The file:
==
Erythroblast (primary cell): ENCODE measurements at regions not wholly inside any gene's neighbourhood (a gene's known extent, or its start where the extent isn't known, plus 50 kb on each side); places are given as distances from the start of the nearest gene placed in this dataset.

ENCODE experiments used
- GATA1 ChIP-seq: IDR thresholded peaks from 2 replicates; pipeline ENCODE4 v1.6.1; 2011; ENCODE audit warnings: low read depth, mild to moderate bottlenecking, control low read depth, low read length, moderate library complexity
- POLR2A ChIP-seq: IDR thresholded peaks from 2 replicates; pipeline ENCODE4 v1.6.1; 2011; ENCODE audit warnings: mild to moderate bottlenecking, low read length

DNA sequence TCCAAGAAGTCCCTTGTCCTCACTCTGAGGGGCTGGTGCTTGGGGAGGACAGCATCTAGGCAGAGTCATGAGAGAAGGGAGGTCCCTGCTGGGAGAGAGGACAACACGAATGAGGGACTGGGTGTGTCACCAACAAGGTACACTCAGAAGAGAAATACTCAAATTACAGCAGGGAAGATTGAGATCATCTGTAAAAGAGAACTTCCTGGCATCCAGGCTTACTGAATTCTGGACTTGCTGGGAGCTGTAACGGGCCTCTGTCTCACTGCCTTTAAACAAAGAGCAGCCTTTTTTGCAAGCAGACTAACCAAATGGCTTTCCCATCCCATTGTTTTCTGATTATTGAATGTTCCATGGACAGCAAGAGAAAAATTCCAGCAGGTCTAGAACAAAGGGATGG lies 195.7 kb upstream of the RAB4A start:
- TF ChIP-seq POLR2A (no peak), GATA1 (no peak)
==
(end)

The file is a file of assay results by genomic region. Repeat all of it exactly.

Erythroblast (primary cell): ENCODE measurements at regions not wholly inside any gene's neighbourhood (a gene's known extent, or its start where the extent isn't known, plus 50 kb on each side); places are given as distances from the start of the nearest gene placed in this dataset.

ENCODE experiments used
- GATA1 ChIP-seq: IDR thresholded peaks from 2 replicates; pipeline ENCODE4 v1.6.1; 2011; ENCODE audit warnings: low read depth, mild to moderate bottlenecking, control low read depth, low read length, moderate library complexity
- POLR2A ChIP-seq: IDR thresholded peaks from 2 replicates; pipeline ENCODE4 v1.6.1; 2011; ENCODE audit warnings: mild to moderate bottlenecking, low read length

DNA sequence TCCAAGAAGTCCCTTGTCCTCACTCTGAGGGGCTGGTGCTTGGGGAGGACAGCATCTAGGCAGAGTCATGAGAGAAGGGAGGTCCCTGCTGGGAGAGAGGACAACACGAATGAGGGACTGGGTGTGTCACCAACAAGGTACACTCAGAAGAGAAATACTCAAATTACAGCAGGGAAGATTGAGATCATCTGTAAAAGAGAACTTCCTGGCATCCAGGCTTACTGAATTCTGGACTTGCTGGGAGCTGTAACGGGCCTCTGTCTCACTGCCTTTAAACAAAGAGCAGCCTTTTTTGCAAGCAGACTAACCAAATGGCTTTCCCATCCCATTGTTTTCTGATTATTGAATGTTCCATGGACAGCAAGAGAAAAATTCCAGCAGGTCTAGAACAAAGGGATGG lies 195.7 kb upstream of the RAB4A start:
- TF ChIP-seq POLR2A (no peak), GATA1 (no peak)